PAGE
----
Andriana Badillo

Campus Outreach Programs Awarded More Than $1.1 Million in Federal Grants

December 5, 2006

Gail Matsunaga

Approximately 600 area high school students are benefiting from academic, career and financial counseling through Cal State Fullerton’s Talent Search Program — which aims to increase the number of youths from disadvantaged backgrounds who complete high school and enroll in postsecondary education institutions.

“We want to get students thinking about the various opportunities that a college education provides,” said Adriana Badillo, program director.

Currently in its first year after an absence on campus, Talent Search will work with students from Anaheim, Katella, Magnolia and Savannah high schools. Based on each individual’s needs, the program provides one-on-one and group workshops, tutoring sessions and advisement covering such areas as study skills, long-range academic planning, career exploration, campus tours, cultural field trips, SAT preparation, applying for college and financial aid. Parents are encouraged to participate in workshops aimed at familiarizing them with postsecondary options and financing.

Talent Search is among several Cal State Fullerton programs funded by the U.S. Department of Education, which this year awarded more than $1.1 million to Talent Search, Upward Bound South, Student Support Services and Ronald E. McNair Postbaccalaureate Achievement. The programs strive to facilitate and encourage students to pursue undergraduate and doctoral degrees, according to Silas Abrego, associate vice president for student affairs.

“These programs level the playing field for so many of our first-generation college students — many who come from schools that may not have had a college-going culture,” said Abrego. “The programs provide the tools required to successfully navigate and complete higher education. Equally important, they provide each student a support network comprising faculty, staff and friends that will last them a lifetime.”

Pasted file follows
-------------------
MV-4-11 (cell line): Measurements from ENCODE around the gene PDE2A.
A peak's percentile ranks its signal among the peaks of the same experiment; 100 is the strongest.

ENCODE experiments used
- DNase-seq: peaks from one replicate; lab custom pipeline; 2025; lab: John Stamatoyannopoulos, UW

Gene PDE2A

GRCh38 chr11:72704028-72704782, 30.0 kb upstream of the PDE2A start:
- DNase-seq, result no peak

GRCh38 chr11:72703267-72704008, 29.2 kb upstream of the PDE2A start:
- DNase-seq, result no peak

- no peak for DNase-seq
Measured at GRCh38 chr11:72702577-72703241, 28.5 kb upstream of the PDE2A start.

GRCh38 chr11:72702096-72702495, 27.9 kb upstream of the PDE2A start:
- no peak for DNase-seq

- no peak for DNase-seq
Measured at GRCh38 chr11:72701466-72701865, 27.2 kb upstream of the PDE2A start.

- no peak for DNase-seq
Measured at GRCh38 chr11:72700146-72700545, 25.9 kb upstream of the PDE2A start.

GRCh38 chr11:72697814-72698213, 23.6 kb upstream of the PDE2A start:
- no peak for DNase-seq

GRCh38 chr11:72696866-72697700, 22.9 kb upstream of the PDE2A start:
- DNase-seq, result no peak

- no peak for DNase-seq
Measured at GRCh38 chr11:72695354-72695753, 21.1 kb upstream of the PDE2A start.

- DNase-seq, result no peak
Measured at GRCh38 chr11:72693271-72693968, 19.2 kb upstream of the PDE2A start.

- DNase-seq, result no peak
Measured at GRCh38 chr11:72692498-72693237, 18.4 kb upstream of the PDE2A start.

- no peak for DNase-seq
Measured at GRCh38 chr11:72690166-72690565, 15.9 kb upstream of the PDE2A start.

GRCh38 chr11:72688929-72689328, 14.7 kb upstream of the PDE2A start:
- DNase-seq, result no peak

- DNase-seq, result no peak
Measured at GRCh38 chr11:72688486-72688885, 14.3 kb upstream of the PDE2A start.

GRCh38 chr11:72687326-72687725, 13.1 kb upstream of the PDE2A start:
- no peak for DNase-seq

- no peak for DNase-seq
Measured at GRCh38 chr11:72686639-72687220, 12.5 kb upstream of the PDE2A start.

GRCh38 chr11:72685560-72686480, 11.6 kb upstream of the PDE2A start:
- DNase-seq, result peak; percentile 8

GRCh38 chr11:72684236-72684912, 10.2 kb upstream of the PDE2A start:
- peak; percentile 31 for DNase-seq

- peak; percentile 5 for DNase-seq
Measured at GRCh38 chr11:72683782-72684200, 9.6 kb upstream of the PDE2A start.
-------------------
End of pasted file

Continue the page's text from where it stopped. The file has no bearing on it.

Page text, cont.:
On campus for more than 14 years, Upward Bound gives fundamental support to participants preparing to enter college, with a goal of increasing the rates at which students enroll in and graduate from postsecondary institutions. “We’re working with ninth- through 12th-grade students from high schools in the Santa Ana School District, focusing on such areas as academic instruction, college and career advising, tutoring, mentoring, cultural activities and exposure to university environments,” said Roberto Gonzalez, director of Upward Bound. “Currently, we’re serving 78 students.”

The Student Support Services program provides CSUF students opportunities for academic development, assistance with basic college requirements and endeavors to motivate them to successfully complete their undergraduate degrees. The 13-year-old program’s goal is to increase retention and graduation rates through such services as mentoring, academic and financial counseling, assistance with securing financial support and tutoring, says Lili Tautolo, director of the program. “Since the program began, over 500 students have been assisted by Student Support Services. The program maintains a 75 percent retention rate each year and has awarded more than $133,000 in financial aid grants to program participants.”

Currently in its seventh year, the Ronald E. McNair Postbaccalaureate Achievement Program works to increase the number of graduate degrees earned by students from underrepresented groups. The program, under the direction of Gerald Bryant, offers participants opportunities in research and other scholarly activities.

“We serve 22 students annually, and since its beginnings on campus, 79 students have graduated from Cal State Fullerton and have enrolled in programs at such universities as Stanford, Columbia, Brown, New York University, USC, UCLA, University of Washington, Louisiana State, Georgetown, London School of Economics and CSUF — 12 students have gone directly into their Ph.D. programs,” says Bryant.

Adriana Badillo directs the university’s Talent Search Program, currently in its first year of a four-year grant. Benefiting approximately 600 students from Anaheim, Katella, Magnolia and Savannah high schools, the program aims to increase the number of youths from disadvantaged backgrounds who complete high school and enroll in postsecondary education institutions.